Macy's Thanksgiving Day Parade Won't Be Live This Year


The coronavirus pandemic has claimed another beloved live tradition: Macy’s Thanksgiving Day Parade

We may be in the homestretch of 2020 now, but that doesn’t mean the no-good, terrible, awful, unfortunate events of the year are over yet. There’s still time left on the calendar, and 2020 clearly intends to cast a pall over as much as possible. Case in point? Macy’s and the city of New York just announced that, for the first time in history, the classic Macy’s Thanksgiving Day Parade will not be live. Like so many other events amid the coronavirus pandemic, it’s going virtual.

“For the first time in its more than 90-year history, the annual Macy’s Parade will be modified to safely bring the magic to more than 50 million viewers nationwide on Thanksgiving Day, while maintaining all of the spectacle and wonder of this cherished holiday tradition,” Macy’s stated in a press release. “This year, the celebration will shift to a television only special presentation, showcasing the Macy’s Parade’s signature mix of giant character helium balloons, fantastic floats, street performers, clowns and heralding the arrival of the holiday season with the one-and-only Santa Claus.”

If you’re anything like us, your holiday traditions include kicking off the season each cozied up in front of the TV to watch the parade. So, what exactly will that look like this year?

For nearly 100 years, the event has been televised live, following a 2.5-mile route that begins near Central Park. This year, though, that route won’t be used. Instead, performances and floats will be set up in front of the landmark midtown Macy’s Herald Square store. The floats will be secured by “specially rigged” vehicles, as opposed to people holding the ropes. Out-of-state marching bands will be pushed to 2021 (here’s hoping) in favor of local musical performers.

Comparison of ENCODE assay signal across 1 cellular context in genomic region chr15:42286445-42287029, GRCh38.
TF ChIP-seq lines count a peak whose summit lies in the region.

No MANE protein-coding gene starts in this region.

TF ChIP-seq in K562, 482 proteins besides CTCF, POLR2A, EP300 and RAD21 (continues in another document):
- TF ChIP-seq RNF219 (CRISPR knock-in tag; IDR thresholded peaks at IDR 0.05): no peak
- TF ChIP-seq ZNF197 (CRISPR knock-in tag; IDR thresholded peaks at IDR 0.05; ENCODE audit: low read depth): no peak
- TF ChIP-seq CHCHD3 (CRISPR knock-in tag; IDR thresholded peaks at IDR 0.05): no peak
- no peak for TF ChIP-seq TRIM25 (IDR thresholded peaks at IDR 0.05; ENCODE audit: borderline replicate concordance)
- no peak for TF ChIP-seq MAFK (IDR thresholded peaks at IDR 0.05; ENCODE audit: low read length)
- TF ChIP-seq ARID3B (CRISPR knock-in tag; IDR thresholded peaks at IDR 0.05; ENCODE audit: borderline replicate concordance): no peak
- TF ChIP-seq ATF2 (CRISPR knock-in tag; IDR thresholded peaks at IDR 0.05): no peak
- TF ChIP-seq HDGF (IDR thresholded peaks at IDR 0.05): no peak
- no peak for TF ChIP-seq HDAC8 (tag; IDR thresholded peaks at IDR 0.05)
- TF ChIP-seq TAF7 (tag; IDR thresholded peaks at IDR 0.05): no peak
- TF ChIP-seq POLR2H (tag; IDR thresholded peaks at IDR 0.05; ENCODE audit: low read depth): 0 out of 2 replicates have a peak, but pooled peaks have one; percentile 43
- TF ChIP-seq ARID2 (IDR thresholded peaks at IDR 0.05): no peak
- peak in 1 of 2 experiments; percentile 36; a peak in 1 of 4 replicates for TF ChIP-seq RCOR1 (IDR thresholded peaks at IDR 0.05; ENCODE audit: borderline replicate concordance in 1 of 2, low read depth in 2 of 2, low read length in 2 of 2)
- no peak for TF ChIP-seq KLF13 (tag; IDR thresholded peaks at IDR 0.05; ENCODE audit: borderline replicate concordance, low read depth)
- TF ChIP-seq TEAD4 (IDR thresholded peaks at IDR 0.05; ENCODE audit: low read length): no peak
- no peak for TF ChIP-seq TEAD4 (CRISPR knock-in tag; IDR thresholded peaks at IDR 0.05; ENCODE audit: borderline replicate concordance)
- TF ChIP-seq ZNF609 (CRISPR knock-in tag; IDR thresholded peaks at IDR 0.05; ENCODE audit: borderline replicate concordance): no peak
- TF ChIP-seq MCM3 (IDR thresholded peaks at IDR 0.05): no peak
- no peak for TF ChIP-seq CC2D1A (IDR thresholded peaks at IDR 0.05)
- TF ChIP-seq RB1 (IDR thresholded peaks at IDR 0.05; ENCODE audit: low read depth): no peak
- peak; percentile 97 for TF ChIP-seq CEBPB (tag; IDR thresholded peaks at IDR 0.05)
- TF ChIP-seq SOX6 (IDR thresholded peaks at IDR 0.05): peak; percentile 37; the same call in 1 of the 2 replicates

Accordingly, the total number of participants will be reduced by 75 percent — with those participating following strict social distancing guidelines and wearing face masks. Also, no participants will be under 18 years of age this year.

The customary Wednesday balloon inflating event will not take place.

New York’s Mayor de Blasio addressed the changes on Monday. “It will not be the same parade we are used to. It will be a different kind of event. They’re reinventing for this moment in history,” he said during a press conference. He continued, “We know this city’s come a long way, and we’re also going to be smart and cautious with every step we take… to make sure we come back, but we come back safely.”

And hey, at least we’re getting a parade this year at all. During World War II in 1942, 1943, and 1944, organizers canceled the parade entirely. Besides, as much as we’d love to tune in to the traditional live parade, it’s far more important to keep people safe and healthy in the face of the novel coronavirus.

The 94th Annual Macy’s Thanksgiving Day Parade (“reimagined” for 2020) will air nationwide on NBC on Thursday, Nov. 26 from 9 a.m. to noon.